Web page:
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The Passage of Power: The Years of Lyndon Johnson Hardcover – Deckle Edge, May 1, 2012
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Caro begins with Johnson at the height of his success in the Senate. Still only in his second term, he had taken the weak position of Senate Majority Leader and turned it into the second most powerful office in national politics, thanks largely to his enormous personal and legislative abilities. But Johnson had his eye on an even larger prize: the presidency itself, an office he had aspired to for decades and which in 1960 seemed to many to be his for the taking. Yet Johnson hesitated to commit himself to the race, fearing the humiliation of a defeat. This created an opening that John F. Kennedy eagerly exploited. With his brother Robert collecting commitments in the west - a region critical to Johnson's chances - Kennedy outmaneuvered the Texas senator and won the nomination, demonstrating just how completely Johnson had misjudged his opponent.
Yet for Johnson a new opportunity presented itself when Kennedy offered him the vice presidential nomination during the convention. For Kennedy, the choice was an obvious one, as Johnson's presence on the ticket offered Democrats a chance to reclaim the Southern states lost to Dwight Eisenhower in the two previous elections. Johnson's reasons for accepting are less clear, though Caro notes Johnson's realistic assessment of his odds as vice president of assuming the presidency in his own right, as well as his belief that "Power is where power goes," a statement that demonstrates his conviction that he would retain his control over the Senate even as vice president.
Johnson was soon disabused of this notion. Blocked from maintaining his position in the Senate's Democratic caucus and denied any real responsibilities by the Kennedys, Johnson seemed to wither from the absence of power. For all his failings it is hard not to sympathize with the man in these chapters, who works to ingratiate himself with the Kennedy family through expensive gifts and obsequious letters. Yet flattery and jewelry did little to improve his standing in the administration, while the growing scandal surrounding his protégé Bobby Baker was exposing the vice president to increased scrutiny of his business dealings. Though Caro doesn't press his case any further than the evidence allows, his description of the mounting investigations in the autumn of 1963 suggests that Johnson's position on the ticket the next year was in jeopardy as he left with the president for a campaign trip to Texas.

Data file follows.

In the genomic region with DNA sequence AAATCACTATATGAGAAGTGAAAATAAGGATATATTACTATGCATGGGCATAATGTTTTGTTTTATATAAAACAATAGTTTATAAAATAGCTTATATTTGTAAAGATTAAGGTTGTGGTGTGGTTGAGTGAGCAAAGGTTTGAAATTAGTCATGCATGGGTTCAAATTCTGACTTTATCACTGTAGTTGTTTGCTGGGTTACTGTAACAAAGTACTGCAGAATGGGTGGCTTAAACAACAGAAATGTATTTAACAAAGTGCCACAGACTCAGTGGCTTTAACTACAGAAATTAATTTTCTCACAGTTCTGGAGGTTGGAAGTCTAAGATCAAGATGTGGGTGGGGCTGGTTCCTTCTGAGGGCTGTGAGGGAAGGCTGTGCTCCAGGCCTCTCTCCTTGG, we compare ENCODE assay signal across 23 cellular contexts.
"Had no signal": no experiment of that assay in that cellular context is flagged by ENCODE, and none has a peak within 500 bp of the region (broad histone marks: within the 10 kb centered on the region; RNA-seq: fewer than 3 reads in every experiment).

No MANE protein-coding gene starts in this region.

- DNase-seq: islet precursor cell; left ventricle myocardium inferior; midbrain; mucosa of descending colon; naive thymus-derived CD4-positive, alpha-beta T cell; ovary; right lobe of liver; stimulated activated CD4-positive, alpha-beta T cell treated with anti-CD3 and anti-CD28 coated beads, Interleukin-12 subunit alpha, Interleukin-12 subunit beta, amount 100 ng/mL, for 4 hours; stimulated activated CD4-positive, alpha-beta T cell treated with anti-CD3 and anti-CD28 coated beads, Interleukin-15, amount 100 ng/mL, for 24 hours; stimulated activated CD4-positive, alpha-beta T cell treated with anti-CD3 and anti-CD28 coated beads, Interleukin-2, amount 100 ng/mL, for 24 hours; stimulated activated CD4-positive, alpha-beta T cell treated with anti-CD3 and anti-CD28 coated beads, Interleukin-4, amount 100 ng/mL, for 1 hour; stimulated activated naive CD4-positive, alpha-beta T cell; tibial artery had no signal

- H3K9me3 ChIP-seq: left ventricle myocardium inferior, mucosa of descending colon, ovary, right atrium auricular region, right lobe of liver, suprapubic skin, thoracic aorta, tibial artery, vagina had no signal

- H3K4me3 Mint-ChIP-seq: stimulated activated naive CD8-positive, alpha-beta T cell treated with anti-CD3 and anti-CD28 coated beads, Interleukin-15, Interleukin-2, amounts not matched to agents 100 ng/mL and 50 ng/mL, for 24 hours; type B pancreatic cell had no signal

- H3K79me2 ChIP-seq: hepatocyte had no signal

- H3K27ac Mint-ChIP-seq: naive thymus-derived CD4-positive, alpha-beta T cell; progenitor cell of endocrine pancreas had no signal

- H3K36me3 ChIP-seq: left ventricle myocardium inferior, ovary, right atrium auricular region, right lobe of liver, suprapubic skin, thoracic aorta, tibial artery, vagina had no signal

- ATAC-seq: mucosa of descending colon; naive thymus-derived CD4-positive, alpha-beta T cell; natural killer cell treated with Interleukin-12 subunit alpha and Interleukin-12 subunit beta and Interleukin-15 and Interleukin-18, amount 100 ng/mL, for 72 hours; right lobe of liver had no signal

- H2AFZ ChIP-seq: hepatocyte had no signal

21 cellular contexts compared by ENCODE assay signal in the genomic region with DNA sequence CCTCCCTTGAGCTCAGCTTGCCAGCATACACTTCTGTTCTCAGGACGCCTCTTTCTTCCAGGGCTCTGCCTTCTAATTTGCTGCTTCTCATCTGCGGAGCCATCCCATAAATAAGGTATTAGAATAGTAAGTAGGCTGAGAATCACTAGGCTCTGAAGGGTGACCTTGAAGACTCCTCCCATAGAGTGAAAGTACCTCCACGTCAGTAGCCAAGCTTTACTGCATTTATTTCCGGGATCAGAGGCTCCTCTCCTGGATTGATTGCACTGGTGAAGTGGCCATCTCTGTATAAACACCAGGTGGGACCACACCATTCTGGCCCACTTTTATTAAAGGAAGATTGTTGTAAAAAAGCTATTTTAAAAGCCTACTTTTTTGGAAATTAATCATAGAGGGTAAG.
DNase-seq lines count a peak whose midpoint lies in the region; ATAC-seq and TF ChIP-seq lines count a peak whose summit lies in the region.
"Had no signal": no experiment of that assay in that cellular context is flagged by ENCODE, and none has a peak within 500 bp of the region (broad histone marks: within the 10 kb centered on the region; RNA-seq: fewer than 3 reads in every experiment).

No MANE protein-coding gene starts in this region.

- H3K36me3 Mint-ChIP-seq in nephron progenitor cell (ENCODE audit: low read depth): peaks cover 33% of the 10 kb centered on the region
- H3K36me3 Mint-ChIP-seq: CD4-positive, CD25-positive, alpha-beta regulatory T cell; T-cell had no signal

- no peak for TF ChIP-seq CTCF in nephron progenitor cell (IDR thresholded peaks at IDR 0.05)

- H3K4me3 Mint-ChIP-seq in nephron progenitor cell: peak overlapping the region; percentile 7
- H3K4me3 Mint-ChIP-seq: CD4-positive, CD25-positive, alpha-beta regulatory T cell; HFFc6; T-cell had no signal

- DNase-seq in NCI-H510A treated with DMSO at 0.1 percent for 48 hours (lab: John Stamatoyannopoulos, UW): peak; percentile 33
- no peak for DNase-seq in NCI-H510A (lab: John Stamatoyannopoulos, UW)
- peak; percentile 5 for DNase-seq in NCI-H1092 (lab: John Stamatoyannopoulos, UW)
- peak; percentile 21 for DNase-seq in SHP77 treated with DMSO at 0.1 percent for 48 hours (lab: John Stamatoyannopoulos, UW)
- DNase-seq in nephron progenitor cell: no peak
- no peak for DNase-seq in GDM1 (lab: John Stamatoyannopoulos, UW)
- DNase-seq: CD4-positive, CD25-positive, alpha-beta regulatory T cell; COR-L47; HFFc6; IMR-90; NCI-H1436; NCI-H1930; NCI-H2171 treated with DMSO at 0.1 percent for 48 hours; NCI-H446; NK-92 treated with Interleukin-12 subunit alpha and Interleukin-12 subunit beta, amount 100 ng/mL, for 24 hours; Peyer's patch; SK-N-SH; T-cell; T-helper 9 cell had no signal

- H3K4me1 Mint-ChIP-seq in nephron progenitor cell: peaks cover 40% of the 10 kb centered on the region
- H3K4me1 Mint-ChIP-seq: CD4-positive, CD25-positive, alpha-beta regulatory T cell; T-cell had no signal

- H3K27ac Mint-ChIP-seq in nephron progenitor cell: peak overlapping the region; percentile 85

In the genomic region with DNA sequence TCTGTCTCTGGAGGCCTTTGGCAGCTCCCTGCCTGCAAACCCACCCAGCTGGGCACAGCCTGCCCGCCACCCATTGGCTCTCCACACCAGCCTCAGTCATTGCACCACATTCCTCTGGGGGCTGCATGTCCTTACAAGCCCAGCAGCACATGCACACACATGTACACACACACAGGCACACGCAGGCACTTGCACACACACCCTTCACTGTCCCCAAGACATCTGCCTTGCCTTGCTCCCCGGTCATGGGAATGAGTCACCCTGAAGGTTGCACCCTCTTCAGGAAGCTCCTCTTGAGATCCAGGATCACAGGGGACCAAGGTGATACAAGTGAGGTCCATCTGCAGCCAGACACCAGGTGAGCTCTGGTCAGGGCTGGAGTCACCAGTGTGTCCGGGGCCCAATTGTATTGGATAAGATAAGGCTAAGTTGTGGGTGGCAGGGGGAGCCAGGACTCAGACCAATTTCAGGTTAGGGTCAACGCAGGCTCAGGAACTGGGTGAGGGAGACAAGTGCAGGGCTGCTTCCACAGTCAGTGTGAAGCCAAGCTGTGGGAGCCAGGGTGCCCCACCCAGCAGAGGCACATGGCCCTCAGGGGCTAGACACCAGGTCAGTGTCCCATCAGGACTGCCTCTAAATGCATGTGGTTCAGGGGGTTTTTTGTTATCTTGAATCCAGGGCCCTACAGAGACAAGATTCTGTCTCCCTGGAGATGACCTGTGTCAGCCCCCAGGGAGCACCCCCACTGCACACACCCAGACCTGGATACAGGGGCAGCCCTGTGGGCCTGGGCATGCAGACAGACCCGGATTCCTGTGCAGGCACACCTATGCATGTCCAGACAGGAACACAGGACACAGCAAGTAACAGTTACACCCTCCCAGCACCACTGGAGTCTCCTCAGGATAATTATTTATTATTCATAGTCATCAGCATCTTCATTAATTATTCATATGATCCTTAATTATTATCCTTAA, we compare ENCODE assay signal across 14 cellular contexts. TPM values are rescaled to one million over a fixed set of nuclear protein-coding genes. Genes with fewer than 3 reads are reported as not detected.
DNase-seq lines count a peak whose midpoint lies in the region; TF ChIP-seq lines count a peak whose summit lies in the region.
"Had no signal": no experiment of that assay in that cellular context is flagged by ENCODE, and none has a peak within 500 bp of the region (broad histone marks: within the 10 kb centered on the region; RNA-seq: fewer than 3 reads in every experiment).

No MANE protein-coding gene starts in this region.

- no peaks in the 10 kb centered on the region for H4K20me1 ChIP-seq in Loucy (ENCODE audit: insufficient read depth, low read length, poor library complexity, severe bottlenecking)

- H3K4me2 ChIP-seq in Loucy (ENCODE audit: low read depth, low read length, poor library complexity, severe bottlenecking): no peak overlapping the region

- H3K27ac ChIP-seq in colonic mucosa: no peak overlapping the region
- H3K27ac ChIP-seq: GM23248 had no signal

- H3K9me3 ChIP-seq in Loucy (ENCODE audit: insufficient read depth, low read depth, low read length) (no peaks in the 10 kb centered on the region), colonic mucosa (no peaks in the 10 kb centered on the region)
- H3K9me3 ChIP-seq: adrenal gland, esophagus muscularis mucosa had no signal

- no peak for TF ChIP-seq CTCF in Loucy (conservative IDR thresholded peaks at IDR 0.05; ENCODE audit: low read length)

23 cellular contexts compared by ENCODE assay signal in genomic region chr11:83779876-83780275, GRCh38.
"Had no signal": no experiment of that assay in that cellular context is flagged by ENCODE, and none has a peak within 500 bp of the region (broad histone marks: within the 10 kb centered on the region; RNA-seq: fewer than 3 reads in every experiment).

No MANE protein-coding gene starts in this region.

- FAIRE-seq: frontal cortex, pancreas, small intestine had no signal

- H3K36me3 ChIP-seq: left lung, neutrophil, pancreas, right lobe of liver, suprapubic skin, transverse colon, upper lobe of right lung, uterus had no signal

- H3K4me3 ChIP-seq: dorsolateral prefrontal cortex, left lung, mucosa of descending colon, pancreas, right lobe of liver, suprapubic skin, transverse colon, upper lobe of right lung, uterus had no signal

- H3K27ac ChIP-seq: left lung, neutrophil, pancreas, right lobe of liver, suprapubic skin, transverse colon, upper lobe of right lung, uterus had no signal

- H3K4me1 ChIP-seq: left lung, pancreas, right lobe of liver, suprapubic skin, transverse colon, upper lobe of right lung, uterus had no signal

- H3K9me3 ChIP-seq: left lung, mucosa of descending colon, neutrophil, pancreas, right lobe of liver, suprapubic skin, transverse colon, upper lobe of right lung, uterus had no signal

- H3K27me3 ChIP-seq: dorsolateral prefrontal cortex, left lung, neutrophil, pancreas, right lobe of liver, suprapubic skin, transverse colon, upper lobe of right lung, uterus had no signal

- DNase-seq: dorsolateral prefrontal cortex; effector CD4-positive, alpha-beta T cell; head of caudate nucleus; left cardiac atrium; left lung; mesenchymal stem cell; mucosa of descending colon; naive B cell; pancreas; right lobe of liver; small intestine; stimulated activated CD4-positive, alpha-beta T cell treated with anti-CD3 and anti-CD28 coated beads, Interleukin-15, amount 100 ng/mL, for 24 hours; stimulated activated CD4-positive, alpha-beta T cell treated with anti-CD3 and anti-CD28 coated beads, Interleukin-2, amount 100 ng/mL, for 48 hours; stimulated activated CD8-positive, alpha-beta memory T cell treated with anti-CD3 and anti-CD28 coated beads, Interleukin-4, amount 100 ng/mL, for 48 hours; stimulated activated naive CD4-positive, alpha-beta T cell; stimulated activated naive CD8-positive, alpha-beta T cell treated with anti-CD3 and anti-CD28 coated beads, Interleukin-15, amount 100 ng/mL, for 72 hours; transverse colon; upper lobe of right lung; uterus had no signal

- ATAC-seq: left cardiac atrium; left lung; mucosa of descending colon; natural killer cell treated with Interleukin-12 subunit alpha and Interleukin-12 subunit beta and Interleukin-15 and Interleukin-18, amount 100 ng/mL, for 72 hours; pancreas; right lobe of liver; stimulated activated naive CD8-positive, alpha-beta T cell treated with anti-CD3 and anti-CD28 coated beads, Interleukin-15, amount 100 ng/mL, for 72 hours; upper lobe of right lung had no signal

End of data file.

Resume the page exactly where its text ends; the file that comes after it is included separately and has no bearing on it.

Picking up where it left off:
All of this changed in Dallas in a matter of minutes. Caro's chapters on Kennedy's assassination and Johnson's assumption of the presidency are among the best in the book, as they convey the sense of bewilderment, tragedy, and sadness which stained that day. Here we see Johnson's abilities employed to their fullest to reassure a shocked nation of the smooth transition of power. Within days of Kennedy's funeral the new president took charge of his predecessor's stalled legislative agenda, working to pass a tax cut bill and civil rights legislation that few expected would become law. Here Caro exploits the numerous telephone conversations the president secretly recorded to depict Johnson's use of political power, as he threatened, cajoled, and wooed senators and representatives in an effort to attain his goals. The book ends in March 1964, with Johnson fully settled into his office and with the challenge before him of election in his own right, a challenge that - if successful - would complete his journey from the Texas Hill Country to the highest office in the land.
As with his previous volumes Caro has provided a meticulous study of the life and career of one of the most fascinating men ever to occupy the presidency, a book that measures up to the high standard set by his earlier works. His errors are few and are easily forgiven in a narrative that engages the reader fully and manages to make the minutiae of legislative maneuvering into entertaining reading. Given Caro's track record, it may be too much to hope that the next volume - final or not - will be published more quickly than this one, but regardless of how long it takes, if it is anywhere near as good as this one it will be well worth the wait.